8 Signs That Your Child Might Have Type 1 Diabetes

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Has your child been diagnosed with type 1 diabetes? If so, don’t panic. At Westchester Health Pediatrics, we have many patients with this condition and are very experienced at helping parents learn how to cope with this challenging chronic disease, as well as teaching our patients (when old enough) to manage it themselves.

Rodd Stein, MD, FAAP

What we hear a lot from both patients and parents is that diabetes seems overwhelming at first—giving injections, counting carbohydrates and monitoring blood sugar—mainly because it requires constant care. They also tell us that having a structured, regular treatment plan really helps. (Fortunately, advances in blood sugar monitoring and insulin delivery have greatly improved the daily management of diabetes.)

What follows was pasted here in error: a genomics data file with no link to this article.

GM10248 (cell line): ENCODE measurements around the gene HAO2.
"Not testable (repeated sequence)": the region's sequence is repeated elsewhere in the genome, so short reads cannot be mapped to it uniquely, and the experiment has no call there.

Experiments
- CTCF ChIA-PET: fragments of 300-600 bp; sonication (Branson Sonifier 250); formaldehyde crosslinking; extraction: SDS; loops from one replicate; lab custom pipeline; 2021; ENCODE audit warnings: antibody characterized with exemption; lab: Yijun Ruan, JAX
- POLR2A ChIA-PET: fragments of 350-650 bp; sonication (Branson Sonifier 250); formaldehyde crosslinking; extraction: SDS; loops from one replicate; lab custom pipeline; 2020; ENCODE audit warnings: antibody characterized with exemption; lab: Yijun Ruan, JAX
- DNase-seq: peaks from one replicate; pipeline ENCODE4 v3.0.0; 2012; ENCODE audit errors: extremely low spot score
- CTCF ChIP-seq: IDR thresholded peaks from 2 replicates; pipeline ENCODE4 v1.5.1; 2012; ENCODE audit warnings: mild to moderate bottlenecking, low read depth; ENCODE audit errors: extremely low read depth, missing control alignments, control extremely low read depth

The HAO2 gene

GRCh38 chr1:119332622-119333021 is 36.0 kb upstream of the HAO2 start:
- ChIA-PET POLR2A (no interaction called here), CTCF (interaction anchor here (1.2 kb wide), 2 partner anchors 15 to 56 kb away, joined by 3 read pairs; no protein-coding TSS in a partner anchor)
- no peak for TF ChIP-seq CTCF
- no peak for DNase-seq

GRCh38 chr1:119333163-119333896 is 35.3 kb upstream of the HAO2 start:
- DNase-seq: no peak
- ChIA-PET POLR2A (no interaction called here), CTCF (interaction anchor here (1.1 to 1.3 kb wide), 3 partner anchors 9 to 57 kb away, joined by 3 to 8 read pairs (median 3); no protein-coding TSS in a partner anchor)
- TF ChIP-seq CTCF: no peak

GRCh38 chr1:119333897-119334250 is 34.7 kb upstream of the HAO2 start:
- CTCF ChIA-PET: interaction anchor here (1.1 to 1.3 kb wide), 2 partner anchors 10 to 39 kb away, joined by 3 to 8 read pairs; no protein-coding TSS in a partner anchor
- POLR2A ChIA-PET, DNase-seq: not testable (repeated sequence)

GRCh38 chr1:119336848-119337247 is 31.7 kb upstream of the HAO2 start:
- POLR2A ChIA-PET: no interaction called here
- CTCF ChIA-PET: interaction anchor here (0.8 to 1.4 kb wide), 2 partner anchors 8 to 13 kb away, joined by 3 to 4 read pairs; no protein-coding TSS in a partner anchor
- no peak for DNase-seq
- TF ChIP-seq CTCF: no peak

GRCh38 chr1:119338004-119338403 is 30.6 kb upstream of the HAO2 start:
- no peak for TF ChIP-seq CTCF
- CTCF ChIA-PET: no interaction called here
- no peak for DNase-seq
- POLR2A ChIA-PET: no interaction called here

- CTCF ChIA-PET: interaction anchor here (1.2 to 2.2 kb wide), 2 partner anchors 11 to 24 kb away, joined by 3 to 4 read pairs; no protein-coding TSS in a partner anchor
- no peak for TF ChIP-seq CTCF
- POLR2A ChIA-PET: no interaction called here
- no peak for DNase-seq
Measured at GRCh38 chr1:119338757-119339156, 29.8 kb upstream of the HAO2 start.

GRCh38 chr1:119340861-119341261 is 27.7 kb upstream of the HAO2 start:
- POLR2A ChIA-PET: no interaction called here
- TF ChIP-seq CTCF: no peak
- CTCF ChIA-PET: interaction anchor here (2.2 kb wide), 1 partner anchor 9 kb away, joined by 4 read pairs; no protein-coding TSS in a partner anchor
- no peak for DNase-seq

So how do you know if your child does in fact have type 1 diabetes (also called juvenile diabetes)? To help you know the facts, we offer these guidelines.

8 signs that your child might have type 1 diabetes

Managing your child’s diabetes is a lifelong commitment to blood sugar monitoring, insulin therapy, healthy eating and regular exercise. And as your child grows and changes, his/her diabetes treatment plan will change, too.

If your child has 1 or any combination of the 8 signs and symptoms listed below, he/she should see your pediatrician as soon as possible.

The signs and symptoms of type 1 diabetes in children usually develop quickly, over a period of weeks. A simple urine analysis can make the diagnosis. These signs and symptoms include: